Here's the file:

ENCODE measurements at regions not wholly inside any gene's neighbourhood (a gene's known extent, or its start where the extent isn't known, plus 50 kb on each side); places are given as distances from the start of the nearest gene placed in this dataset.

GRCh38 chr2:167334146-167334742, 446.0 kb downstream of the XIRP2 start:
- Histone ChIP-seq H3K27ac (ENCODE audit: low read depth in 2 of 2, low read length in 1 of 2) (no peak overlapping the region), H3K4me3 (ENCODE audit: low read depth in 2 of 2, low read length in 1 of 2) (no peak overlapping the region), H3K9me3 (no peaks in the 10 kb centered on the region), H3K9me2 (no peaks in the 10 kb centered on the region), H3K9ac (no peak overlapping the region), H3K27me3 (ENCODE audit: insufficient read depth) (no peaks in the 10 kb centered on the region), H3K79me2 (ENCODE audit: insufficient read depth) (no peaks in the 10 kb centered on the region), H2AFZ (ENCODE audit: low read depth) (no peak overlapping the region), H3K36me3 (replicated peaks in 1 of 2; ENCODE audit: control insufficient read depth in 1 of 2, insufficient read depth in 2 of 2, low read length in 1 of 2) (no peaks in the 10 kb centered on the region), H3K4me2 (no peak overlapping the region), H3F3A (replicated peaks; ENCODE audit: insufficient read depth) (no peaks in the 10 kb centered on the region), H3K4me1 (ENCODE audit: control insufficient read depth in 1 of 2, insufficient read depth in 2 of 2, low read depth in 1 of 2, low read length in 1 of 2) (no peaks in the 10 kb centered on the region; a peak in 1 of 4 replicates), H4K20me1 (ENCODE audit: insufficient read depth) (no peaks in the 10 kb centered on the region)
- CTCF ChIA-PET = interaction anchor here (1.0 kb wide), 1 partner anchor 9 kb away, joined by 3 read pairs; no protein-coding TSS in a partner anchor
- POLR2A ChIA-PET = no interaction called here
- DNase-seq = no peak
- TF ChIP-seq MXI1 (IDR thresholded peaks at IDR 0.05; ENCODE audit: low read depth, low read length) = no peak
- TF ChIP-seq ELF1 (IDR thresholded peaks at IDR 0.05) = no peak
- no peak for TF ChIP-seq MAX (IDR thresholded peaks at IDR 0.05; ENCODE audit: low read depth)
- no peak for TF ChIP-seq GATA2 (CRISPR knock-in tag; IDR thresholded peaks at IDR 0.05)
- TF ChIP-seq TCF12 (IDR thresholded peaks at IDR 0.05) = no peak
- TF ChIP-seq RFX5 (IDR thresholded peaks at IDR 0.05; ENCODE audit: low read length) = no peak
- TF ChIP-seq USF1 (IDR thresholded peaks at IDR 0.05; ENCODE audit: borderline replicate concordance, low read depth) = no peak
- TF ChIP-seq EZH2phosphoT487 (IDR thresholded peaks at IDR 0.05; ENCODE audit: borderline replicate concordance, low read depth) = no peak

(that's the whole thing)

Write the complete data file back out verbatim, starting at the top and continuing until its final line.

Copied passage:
ENCODE measurements at regions not wholly inside any gene's neighbourhood (a gene's known extent, or its start where the extent isn't known, plus 50 kb on each side); places are given as distances from the start of the nearest gene placed in this dataset.

GRCh38 chr2:167334146-167334742, 446.0 kb downstream of the XIRP2 start:
- Histone ChIP-seq H3K27ac (ENCODE audit: low read depth in 2 of 2, low read length in 1 of 2) (no peak overlapping the region), H3K4me3 (ENCODE audit: low read depth in 2 of 2, low read length in 1 of 2) (no peak overlapping the region), H3K9me3 (no peaks in the 10 kb centered on the region), H3K9me2 (no peaks in the 10 kb centered on the region), H3K9ac (no peak overlapping the region), H3K27me3 (ENCODE audit: insufficient read depth) (no peaks in the 10 kb centered on the region), H3K79me2 (ENCODE audit: insufficient read depth) (no peaks in the 10 kb centered on the region), H2AFZ (ENCODE audit: low read depth) (no peak overlapping the region), H3K36me3 (replicated peaks in 1 of 2; ENCODE audit: control insufficient read depth in 1 of 2, insufficient read depth in 2 of 2, low read length in 1 of 2) (no peaks in the 10 kb centered on the region), H3K4me2 (no peak overlapping the region), H3F3A (replicated peaks; ENCODE audit: insufficient read depth) (no peaks in the 10 kb centered on the region), H3K4me1 (ENCODE audit: control insufficient read depth in 1 of 2, insufficient read depth in 2 of 2, low read depth in 1 of 2, low read length in 1 of 2) (no peaks in the 10 kb centered on the region; a peak in 1 of 4 replicates), H4K20me1 (ENCODE audit: insufficient read depth) (no peaks in the 10 kb centered on the region)
- CTCF ChIA-PET = interaction anchor here (1.0 kb wide), 1 partner anchor 9 kb away, joined by 3 read pairs; no protein-coding TSS in a partner anchor
- POLR2A ChIA-PET = no interaction called here
- DNase-seq = no peak
- TF ChIP-seq MXI1 (IDR thresholded peaks at IDR 0.05; ENCODE audit: low read depth, low read length) = no peak
- TF ChIP-seq ELF1 (IDR thresholded peaks at IDR 0.05) = no peak
- no peak for TF ChIP-seq MAX (IDR thresholded peaks at IDR 0.05; ENCODE audit: low read depth)
- no peak for TF ChIP-seq GATA2 (CRISPR knock-in tag; IDR thresholded peaks at IDR 0.05)
- TF ChIP-seq TCF12 (IDR thresholded peaks at IDR 0.05) = no peak
- TF ChIP-seq RFX5 (IDR thresholded peaks at IDR 0.05; ENCODE audit: low read length) = no peak
- TF ChIP-seq USF1 (IDR thresholded peaks at IDR 0.05; ENCODE audit: borderline replicate concordance, low read depth) = no peak
- TF ChIP-seq EZH2phosphoT487 (IDR thresholded peaks at IDR 0.05; ENCODE audit: borderline replicate concordance, low read depth) = no peak